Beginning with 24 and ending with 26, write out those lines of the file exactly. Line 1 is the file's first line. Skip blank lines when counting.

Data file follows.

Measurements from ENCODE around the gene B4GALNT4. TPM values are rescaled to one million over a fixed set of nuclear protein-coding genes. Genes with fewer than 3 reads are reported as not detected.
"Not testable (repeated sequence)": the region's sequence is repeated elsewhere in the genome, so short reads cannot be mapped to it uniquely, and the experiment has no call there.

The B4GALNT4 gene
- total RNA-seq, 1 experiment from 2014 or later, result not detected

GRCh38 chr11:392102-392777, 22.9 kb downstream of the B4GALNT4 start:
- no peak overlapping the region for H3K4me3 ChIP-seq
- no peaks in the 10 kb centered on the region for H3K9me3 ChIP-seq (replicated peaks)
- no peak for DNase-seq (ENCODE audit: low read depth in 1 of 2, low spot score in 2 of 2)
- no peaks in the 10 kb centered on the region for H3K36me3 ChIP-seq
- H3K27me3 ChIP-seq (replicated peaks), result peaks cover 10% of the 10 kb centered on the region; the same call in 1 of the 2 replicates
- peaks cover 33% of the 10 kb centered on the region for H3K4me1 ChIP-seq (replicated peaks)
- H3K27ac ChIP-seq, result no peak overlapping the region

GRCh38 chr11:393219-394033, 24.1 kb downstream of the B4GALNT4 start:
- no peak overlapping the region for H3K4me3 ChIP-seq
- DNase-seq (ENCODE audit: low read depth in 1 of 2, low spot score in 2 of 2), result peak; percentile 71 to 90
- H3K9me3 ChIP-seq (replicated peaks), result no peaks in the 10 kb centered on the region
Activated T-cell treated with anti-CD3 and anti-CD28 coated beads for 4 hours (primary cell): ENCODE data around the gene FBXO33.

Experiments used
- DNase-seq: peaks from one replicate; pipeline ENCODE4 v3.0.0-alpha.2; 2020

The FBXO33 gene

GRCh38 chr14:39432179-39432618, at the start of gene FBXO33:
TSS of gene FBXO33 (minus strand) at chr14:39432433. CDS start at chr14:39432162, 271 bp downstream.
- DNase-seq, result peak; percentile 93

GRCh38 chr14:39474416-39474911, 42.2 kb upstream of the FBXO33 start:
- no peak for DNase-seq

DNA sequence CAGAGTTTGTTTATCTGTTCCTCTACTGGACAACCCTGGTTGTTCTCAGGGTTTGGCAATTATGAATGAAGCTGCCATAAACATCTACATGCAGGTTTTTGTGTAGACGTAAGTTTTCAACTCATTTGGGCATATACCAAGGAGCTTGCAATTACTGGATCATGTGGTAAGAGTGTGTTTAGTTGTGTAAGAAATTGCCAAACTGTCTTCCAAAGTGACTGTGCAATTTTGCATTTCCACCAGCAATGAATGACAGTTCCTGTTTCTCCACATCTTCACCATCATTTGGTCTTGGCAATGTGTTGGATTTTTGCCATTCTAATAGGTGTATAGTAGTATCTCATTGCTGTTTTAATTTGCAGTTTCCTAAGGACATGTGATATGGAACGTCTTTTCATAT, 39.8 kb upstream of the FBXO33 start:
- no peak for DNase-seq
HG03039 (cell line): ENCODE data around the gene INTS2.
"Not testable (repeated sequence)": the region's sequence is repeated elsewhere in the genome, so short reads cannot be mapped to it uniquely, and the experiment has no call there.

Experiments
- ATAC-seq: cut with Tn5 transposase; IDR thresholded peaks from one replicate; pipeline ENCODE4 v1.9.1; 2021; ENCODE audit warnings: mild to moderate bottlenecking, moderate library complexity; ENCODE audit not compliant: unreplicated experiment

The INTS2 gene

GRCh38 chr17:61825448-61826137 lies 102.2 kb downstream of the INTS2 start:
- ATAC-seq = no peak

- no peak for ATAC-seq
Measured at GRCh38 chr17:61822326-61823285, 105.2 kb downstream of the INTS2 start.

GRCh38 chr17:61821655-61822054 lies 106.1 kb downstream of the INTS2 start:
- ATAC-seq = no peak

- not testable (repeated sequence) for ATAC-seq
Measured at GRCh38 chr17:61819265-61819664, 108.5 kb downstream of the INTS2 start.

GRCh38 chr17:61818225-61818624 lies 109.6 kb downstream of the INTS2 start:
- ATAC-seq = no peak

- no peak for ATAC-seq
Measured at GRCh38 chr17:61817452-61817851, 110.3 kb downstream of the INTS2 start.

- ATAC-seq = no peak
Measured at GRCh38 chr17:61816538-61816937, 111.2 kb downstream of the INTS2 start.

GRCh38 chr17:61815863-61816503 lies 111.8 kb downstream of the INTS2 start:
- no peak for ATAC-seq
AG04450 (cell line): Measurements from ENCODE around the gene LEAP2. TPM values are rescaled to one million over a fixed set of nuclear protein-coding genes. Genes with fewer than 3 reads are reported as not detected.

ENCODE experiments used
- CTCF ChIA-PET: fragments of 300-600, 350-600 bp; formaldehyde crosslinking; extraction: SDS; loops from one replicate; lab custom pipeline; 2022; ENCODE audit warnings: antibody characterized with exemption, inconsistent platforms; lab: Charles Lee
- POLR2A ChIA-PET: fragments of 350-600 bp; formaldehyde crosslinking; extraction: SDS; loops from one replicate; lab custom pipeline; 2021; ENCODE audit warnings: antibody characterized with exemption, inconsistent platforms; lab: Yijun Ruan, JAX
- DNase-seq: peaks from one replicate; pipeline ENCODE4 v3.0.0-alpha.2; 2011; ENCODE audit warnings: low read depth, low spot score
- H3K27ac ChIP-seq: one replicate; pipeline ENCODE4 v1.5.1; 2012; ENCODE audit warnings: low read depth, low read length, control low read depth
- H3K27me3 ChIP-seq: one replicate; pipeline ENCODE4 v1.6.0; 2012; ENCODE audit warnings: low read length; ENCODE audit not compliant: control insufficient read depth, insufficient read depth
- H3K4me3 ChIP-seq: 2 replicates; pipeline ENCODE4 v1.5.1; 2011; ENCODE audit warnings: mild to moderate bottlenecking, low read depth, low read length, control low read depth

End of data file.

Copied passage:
GRCh38 chr14:39474416-39474911, 42.2 kb upstream of the FBXO33 start:
- no peak for DNase-seq

DNA sequence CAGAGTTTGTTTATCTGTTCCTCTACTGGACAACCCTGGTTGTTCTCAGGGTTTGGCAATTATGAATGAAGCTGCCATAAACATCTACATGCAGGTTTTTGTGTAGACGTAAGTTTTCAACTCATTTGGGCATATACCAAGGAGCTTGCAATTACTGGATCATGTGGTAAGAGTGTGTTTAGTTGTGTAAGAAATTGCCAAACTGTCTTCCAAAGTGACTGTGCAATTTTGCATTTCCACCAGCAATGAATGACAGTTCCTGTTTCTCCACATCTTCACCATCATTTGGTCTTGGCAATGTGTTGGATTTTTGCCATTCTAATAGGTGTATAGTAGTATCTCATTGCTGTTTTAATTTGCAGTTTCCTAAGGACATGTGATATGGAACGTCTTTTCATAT, 39.8 kb upstream of the FBXO33 start: